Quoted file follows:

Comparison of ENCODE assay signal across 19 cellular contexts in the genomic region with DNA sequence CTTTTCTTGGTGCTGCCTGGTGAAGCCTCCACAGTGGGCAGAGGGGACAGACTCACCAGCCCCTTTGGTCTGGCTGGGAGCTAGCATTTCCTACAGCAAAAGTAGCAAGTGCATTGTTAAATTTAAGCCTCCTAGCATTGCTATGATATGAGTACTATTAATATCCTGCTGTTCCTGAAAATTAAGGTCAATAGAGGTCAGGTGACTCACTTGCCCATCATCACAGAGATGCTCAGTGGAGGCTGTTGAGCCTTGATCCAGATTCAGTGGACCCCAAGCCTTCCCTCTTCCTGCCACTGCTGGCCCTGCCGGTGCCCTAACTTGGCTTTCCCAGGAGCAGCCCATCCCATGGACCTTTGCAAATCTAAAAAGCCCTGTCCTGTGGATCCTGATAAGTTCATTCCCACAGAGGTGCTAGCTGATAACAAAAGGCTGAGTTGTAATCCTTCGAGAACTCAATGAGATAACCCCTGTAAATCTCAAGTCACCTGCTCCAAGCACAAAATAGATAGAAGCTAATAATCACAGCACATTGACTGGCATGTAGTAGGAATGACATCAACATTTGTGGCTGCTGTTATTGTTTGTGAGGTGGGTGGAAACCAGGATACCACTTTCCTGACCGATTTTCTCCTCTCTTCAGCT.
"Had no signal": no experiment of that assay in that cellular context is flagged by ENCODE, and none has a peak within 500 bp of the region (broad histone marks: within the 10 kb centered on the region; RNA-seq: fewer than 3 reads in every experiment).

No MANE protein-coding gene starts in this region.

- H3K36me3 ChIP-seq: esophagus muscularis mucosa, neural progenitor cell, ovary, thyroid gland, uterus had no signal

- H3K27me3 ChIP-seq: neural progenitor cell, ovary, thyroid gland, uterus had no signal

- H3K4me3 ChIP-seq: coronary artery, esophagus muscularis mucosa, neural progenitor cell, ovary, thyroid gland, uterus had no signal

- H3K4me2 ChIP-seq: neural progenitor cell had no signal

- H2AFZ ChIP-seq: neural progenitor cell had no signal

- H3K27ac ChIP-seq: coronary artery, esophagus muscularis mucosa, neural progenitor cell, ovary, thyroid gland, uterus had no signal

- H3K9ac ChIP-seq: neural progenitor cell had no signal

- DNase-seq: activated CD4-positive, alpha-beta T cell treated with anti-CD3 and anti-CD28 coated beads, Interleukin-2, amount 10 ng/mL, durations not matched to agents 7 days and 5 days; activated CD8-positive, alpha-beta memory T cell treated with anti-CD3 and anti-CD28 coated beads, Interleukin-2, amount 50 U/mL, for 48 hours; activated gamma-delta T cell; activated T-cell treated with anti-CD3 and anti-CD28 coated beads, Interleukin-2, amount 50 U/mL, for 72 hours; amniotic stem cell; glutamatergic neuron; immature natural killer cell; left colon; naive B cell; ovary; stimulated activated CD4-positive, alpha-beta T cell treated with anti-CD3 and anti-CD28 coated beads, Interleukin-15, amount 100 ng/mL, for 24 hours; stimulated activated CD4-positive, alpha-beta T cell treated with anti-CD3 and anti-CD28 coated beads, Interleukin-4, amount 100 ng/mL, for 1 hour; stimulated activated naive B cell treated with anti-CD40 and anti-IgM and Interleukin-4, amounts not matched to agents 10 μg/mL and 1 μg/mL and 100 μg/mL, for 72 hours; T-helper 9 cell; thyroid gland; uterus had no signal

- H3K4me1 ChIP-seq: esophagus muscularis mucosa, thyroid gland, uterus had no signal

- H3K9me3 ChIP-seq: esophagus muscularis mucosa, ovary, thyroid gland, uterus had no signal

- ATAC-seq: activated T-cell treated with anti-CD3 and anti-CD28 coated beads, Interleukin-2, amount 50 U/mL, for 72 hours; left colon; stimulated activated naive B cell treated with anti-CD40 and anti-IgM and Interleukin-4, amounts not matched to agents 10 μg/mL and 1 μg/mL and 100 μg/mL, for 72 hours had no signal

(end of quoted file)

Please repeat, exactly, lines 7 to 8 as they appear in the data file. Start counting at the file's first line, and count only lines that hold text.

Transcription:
- H3K4me2 ChIP-seq: neural progenitor cell had no signal

- H2AFZ ChIP-seq: neural progenitor cell had no signal